Falcon Lake is now 60, and it's pushing fishing tackle into a new frontier.
ZAPATA, Texas — When you first see the landscape surrounding Falcon Lake, dominated by rock, sand and gnarly mesquite, it's only natural to think little has changed here in a long, long time.
In 1954 the U.S. and Mexican governments combined to build a hydropower dam on the Rio Grande River in the middle of nowhere. The 83,000-acre lake didn't force many folks to relocate. Zapata's population was 343 in 1950. It "skyrocketed" almost 500 percent – to 2,031 — by 1960.
Even today there aren't many people in Zapata (pop. 5,173). Maybe that's why the lake level often looks like the gas gauge of a teenager's car — closer to "E" than "F." If no one's around to complain, it's easier to get away with running Falcon on empty.
But there's something happening here, and what it is ain't exactly clear (apologies to "Buffalo Springfield"). In what appears to be the ultimate wrong place, wrong time for anything significant to happen in the world of bass fishing, it's happening in a big way at Falcon Lake. Big, in fact, is the key word.
Falcon Lake Is Changing The Game
When the Bassmaster Elite Series first came here in 2008, some guys were trimming a half-inch off the tops of two fat 7-inch Yamamoto Senkos and gluing them together to make a 13-inch version. One morning before takeoff, Ben Matsubu showed one of these to Aaron Martens, who took it as a joke, saying, "No. Come on, dude."
Matsubu wasn't joking.
"My co-angler had 30 pounds in the boat yesterday before I got tuned-in," Matsubu said. "It's something they haven't seen before.
"I caught an 8-pounder, then a 9, then a 7-pounder on the next cast. I started gluing everything together."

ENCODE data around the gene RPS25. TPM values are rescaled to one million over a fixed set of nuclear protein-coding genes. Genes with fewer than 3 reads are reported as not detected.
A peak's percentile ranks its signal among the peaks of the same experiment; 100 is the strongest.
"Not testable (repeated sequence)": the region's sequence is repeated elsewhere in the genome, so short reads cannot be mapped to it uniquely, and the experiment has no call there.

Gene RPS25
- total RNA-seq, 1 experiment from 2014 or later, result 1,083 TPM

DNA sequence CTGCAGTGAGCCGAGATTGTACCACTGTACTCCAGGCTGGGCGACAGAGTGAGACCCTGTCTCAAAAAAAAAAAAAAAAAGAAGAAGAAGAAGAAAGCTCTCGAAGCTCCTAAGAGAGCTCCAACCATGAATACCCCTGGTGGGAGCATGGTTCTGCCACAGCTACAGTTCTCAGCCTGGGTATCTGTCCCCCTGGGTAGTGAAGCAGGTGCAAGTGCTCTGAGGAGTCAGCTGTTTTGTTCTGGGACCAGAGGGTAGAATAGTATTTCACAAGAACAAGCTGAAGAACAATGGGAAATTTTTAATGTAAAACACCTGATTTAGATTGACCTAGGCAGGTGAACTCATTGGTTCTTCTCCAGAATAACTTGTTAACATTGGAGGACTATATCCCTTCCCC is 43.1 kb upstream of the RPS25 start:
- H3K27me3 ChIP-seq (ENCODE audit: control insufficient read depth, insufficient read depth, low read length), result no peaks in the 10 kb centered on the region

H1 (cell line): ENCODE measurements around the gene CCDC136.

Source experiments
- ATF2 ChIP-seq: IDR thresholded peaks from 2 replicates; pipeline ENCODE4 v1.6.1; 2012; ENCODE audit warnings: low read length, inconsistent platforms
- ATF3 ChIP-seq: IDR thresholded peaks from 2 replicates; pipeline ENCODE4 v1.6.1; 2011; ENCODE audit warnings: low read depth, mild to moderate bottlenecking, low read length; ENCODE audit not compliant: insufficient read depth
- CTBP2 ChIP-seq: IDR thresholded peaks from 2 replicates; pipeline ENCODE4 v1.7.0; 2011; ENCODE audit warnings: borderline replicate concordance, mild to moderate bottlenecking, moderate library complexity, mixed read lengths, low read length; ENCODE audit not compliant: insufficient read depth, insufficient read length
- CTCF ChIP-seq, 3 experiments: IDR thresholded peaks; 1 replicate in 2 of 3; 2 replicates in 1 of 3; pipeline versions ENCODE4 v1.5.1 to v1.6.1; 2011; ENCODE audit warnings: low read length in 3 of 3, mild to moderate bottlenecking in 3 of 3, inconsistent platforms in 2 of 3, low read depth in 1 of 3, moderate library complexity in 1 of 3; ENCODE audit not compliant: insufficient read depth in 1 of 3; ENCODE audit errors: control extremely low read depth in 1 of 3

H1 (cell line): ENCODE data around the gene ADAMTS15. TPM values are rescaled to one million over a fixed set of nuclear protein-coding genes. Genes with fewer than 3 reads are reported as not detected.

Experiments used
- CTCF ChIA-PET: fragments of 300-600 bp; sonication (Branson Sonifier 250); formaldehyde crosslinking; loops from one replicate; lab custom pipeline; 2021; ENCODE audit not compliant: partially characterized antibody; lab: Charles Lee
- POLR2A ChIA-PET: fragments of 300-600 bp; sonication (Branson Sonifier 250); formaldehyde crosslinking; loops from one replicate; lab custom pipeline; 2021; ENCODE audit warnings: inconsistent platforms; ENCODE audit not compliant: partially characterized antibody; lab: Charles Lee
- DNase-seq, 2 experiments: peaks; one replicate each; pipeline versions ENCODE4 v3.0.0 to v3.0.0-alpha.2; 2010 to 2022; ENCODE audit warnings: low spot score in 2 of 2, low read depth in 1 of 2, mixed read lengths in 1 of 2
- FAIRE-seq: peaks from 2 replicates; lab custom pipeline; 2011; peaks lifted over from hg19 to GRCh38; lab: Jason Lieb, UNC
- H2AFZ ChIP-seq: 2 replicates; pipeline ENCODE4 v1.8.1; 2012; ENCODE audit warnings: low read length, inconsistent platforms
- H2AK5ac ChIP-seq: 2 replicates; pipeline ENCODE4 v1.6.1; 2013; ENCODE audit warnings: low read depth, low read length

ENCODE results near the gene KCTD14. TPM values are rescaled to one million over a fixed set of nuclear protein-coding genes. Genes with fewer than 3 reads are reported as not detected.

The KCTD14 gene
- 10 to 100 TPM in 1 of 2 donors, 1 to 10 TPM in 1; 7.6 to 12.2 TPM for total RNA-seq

It's an anecdote that illustrates all the big things that have happened at Falcon in the past decade. Big bass like big meals, especially in a lake that has a tilapia population that reproduces year round. And the thick, tough brush — mostly mesquite and huistache trees — requires heavy tackle in order to yank these big, bad-ass bass from the jungle.
"I worked in the tackle business for 46 years," said 66-year-old Dick Berryman. "We never made rods and reels for the extreme fishing that we've got here. It's just a different deal altogether."
That's the main thing you take away from Falcon: It's a different problem to solve, no matter where else on earth you've previously fished. Imagine setting the hook on a tarpon in a flooded rain forest. That's the predicament.
Falcon Rods in Broken Arrow, Okla., didn't get its name from the bird of prey. John Beck with started the specialty rod company after a trip to Falcon Lake in 1990, when he saw the predicament.
"I wanted to make the rods you couldn't buy then," he said. "Everybody had 5-1/2 and 6-foot rods. There were no 6-6s or 6-8s. We got a reputation for making tough rods. That trip to Falcon was a big part of it."
When the Elite Series came back to Falcon Lake in 2013, there were a lot of Falcon Rods on the boat decks of the pros, including the 7-foot, 3-inch El Toro, the stoutest stick in the Falcon lineup. The action of the El Toro rod is categorized XXH — extra, extra heavy.
Approaching its 60th birthday, half-full Falcon Lake is kicking like an old mule that has been drinking from the fountain of youth.
"This is far and away the most bizarre, strange, freaky fishery any of us have ever been to or will ever go to again. It's a freak show out there."
That's how Byron Velvick described Falcon in 2008. Velvick finished third in the four-day, five-bass daily limit event. His 20 bass weighed 131 pounds, 15 ounces — only 9 ounces short of Paul Elias' B.A.S.S. record of 132-8.
Big ol', bulked-up largemouth bass are the reason why Dick Berryman moved here from Arkansas last year. Berryman was searching for bass fishing's heaven on earth, after his wife, Penny — the queen of professional bass fishing, died in September following a long battle with cancer.